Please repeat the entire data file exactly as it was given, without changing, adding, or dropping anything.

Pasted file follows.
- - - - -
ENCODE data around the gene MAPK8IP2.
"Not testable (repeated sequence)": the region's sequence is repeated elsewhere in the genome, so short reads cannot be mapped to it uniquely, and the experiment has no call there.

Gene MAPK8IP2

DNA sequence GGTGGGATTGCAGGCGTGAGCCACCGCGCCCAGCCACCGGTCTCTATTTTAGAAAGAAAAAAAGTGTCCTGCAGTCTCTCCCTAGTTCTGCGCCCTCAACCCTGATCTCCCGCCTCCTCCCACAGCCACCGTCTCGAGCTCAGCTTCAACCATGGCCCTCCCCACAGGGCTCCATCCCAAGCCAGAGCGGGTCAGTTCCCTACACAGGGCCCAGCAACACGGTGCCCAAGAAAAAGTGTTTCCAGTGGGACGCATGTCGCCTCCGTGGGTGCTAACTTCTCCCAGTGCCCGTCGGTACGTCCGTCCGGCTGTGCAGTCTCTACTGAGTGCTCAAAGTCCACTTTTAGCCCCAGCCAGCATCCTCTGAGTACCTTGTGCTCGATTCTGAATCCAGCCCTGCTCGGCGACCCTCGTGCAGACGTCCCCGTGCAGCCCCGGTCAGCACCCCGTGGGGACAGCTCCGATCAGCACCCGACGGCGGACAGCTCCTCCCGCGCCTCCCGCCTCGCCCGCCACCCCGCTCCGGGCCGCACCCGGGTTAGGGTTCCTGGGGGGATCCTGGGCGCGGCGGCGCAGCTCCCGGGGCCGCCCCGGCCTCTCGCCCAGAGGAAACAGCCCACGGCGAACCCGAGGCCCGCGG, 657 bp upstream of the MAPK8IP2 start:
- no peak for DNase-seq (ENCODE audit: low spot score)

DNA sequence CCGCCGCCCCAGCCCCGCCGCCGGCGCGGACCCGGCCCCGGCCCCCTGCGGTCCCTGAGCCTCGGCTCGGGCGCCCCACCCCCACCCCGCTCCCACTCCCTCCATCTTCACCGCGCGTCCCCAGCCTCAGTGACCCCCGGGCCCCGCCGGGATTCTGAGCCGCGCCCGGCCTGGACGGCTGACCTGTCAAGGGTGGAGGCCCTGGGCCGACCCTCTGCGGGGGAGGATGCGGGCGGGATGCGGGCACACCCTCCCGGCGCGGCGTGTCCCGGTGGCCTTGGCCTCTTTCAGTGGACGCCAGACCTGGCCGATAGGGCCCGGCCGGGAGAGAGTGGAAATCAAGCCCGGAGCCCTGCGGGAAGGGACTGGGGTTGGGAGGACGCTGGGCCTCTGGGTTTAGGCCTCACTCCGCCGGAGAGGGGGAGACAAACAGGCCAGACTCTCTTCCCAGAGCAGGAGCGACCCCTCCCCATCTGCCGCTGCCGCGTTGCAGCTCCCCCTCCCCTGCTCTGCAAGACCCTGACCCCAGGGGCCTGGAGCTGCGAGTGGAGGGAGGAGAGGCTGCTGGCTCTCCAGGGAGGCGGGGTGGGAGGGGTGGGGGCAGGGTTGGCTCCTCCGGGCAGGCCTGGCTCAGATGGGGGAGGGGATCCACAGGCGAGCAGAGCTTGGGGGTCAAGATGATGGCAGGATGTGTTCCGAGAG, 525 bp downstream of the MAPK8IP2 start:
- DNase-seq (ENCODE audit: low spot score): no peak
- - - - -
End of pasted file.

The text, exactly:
ENCODE data around the gene MAPK8IP2.
"Not testable (repeated sequence)": the region's sequence is repeated elsewhere in the genome, so short reads cannot be mapped to it uniquely, and the experiment has no call there.

Gene MAPK8IP2

DNA sequence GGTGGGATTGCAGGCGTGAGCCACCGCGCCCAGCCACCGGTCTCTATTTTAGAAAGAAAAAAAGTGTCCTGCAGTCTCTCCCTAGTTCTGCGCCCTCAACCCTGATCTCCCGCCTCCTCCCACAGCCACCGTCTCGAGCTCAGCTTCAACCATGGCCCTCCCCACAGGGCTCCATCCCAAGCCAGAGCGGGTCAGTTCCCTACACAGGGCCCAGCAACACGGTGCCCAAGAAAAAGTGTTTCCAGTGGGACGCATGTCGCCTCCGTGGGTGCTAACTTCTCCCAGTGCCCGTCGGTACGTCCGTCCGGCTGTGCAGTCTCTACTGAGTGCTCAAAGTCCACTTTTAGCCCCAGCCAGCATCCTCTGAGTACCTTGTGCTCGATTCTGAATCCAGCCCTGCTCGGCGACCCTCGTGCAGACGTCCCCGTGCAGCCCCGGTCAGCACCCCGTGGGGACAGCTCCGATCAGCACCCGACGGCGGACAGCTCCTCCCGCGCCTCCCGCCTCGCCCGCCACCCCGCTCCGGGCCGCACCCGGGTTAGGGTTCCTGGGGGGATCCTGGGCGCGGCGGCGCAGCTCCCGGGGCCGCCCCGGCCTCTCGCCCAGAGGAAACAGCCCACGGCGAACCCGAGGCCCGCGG, 657 bp upstream of the MAPK8IP2 start:
- no peak for DNase-seq (ENCODE audit: low spot score)

DNA sequence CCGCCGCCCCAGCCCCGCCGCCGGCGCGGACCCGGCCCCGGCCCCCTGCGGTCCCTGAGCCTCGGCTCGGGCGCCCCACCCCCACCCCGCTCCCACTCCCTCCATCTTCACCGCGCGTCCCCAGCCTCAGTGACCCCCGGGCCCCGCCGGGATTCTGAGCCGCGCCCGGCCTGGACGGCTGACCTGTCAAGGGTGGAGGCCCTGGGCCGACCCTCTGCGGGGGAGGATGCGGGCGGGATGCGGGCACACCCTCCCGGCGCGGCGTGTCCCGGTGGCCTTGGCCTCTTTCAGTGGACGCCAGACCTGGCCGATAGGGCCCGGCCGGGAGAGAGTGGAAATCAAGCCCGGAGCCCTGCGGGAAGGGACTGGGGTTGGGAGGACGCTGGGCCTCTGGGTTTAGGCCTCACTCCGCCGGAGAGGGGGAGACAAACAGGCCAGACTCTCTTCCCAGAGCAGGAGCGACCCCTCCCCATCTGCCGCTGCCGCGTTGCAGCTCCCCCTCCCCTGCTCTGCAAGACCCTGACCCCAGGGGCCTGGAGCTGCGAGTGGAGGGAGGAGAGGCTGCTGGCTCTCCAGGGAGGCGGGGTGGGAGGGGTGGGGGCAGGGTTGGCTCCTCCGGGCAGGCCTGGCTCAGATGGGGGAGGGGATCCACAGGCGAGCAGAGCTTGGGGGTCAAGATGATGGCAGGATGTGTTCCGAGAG, 525 bp downstream of the MAPK8IP2 start:
- DNase-seq (ENCODE audit: low spot score): no peak